Millions of pounds worth of artworks in Charles Saatchi's famous collection are feared destroyed in a warehouse fire.
Saatchi's collection also includes Tracey Emin's Bed
Modern art classics including Tracey Emin's tent and Hell, by Jake and Dinos
Chapman, may have perished in the blaze.
Monday's fire swept a London warehouse of leading art storers Momart.
"Charles is absolutely devastated. We are waiting for Momart to give us final
confirmation," a Saatchi spokesman said.
In March, the high-profile collector's gallery celebrated its first year at County Hall on London's South Bank, with a lavish party and new exhibition launch.
Momart director Carole Hastings said the company could confirm "no client information whatsoever" about which artworks were destroyed and to whom they belonged.
She said it is believed fire started in a neighbouring business unit at the Cromwell Estate, Leyton, East London before 0400 BST on Monday.
On Tuesday evening it was still smouldering and the area had been cordoned off.
The warehouse was now "non-existent" she said.
"We can't get within 300 yards of the site. We are very upset, absolutely devastated."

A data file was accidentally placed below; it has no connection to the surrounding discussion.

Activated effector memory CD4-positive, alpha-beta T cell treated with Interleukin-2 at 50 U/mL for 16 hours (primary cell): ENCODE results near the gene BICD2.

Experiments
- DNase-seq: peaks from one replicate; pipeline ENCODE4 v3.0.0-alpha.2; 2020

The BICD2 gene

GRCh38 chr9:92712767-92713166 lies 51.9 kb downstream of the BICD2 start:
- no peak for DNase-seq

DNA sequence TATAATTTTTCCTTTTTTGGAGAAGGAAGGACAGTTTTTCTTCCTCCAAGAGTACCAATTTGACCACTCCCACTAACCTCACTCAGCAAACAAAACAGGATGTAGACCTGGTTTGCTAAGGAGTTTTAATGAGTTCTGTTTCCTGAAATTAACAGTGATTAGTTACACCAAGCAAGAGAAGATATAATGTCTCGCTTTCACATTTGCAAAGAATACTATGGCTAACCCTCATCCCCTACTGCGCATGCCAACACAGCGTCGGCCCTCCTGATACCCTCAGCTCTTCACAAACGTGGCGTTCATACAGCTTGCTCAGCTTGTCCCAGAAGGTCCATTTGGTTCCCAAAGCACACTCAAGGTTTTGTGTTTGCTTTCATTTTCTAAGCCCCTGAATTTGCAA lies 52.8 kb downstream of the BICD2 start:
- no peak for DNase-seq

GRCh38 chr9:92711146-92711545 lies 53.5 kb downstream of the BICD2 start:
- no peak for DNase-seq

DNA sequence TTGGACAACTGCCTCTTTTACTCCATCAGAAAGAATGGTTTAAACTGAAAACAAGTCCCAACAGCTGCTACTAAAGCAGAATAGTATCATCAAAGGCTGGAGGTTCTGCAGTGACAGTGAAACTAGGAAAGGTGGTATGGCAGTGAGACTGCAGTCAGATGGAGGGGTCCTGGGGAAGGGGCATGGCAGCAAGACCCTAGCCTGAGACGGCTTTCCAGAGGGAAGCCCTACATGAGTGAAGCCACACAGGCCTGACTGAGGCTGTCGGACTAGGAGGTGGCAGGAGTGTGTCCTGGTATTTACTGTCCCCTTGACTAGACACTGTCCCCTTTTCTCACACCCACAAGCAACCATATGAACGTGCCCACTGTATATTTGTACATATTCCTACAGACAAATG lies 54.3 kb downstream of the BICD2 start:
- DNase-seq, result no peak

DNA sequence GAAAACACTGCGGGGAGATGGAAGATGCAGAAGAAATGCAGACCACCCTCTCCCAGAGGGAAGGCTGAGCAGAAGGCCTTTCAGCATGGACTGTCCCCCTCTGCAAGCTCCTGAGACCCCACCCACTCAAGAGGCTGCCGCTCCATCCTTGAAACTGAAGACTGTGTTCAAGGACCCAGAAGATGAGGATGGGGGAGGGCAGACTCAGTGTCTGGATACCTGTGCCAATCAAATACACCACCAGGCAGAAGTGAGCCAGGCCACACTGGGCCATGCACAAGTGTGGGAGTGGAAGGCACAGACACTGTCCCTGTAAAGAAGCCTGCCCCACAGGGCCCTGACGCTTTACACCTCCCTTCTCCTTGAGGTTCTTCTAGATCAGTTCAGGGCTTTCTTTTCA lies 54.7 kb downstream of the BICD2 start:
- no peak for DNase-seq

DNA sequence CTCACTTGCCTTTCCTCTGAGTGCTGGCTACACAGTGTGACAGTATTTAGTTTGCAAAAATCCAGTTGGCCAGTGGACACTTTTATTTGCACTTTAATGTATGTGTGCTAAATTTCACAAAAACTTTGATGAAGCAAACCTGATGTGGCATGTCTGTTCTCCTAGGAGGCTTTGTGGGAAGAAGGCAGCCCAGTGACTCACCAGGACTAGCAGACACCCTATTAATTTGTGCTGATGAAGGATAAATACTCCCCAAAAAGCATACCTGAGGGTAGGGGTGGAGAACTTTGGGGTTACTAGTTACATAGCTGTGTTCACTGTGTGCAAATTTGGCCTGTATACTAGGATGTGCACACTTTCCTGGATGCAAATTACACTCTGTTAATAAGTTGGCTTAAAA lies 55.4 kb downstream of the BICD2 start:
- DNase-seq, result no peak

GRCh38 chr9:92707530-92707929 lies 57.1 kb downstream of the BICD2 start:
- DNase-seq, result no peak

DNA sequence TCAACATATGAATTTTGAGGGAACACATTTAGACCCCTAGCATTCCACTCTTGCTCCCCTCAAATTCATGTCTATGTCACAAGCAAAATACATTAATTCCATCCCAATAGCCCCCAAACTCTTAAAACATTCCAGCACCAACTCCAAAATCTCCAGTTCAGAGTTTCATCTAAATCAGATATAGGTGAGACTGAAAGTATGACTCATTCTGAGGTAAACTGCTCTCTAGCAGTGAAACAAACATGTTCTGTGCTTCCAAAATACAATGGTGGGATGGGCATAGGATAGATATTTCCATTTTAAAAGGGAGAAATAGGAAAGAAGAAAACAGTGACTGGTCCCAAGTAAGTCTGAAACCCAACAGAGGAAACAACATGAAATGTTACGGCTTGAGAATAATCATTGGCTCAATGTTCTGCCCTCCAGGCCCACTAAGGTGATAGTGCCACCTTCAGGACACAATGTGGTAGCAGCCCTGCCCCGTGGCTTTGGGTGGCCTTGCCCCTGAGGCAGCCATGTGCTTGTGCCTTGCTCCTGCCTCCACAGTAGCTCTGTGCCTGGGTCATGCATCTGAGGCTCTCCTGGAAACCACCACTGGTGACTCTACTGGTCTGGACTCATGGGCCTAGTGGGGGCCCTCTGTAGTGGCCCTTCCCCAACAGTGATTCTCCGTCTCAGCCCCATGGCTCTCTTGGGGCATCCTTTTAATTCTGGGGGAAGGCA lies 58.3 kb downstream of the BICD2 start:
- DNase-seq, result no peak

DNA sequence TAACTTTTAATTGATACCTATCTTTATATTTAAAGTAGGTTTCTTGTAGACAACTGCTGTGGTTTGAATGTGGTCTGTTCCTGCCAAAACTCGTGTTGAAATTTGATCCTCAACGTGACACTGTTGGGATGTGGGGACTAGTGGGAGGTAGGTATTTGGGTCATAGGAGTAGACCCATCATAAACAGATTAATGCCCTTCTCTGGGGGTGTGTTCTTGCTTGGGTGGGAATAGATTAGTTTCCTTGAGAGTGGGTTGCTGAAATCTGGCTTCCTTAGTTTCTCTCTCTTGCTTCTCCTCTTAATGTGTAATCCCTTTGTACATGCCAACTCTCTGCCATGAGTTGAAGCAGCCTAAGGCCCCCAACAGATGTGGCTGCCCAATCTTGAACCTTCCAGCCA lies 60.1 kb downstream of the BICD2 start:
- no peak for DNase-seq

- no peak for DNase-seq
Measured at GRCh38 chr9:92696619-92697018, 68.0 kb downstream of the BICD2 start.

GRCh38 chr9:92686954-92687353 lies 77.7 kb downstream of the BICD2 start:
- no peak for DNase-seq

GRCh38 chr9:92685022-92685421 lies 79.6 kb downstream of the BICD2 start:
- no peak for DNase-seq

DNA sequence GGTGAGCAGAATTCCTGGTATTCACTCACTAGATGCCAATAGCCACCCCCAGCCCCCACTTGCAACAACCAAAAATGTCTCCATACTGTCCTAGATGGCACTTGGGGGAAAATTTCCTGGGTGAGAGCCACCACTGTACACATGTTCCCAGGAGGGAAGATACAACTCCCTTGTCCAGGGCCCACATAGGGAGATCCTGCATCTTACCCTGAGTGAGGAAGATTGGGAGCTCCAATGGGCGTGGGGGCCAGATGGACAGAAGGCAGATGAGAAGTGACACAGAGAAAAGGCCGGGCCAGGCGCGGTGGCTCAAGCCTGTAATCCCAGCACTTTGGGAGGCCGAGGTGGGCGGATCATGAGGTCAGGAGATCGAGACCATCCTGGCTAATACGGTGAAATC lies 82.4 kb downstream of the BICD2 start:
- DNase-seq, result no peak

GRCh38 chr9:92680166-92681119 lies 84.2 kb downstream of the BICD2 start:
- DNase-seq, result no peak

At the height of the blaze, more than 50 firefighters were at the scene and 500 people were evacuated.
Momart's clients include the National Gallery, Tate Modern and Britain and Buckingham Palace.
The destroyed warehouse makes up 5-10% of the company's storage capacity, she said.
Turner Prize art
The company, one of the world's largest specialists in handling fine arts and antiquities, spent Tuesday contacting clients to inform them of the loss.
Tracey Emin's tent "Everyone I have ever slept with 1963-5" has 102 names sewn onto the sides including her lovers, her aborted foetuses and relatives she slept with as a child.
It was nominated for the Turner Prize and Saatchi is thought to have paid $40,000 for it.
The Chapman brothers controversial work Hell is a series of nine miniature landscapes in glass tanks depicting scenes of disaster and destruction.
Saatchi commissioned Hell for a retrospective at his gallery for a reported £500,000.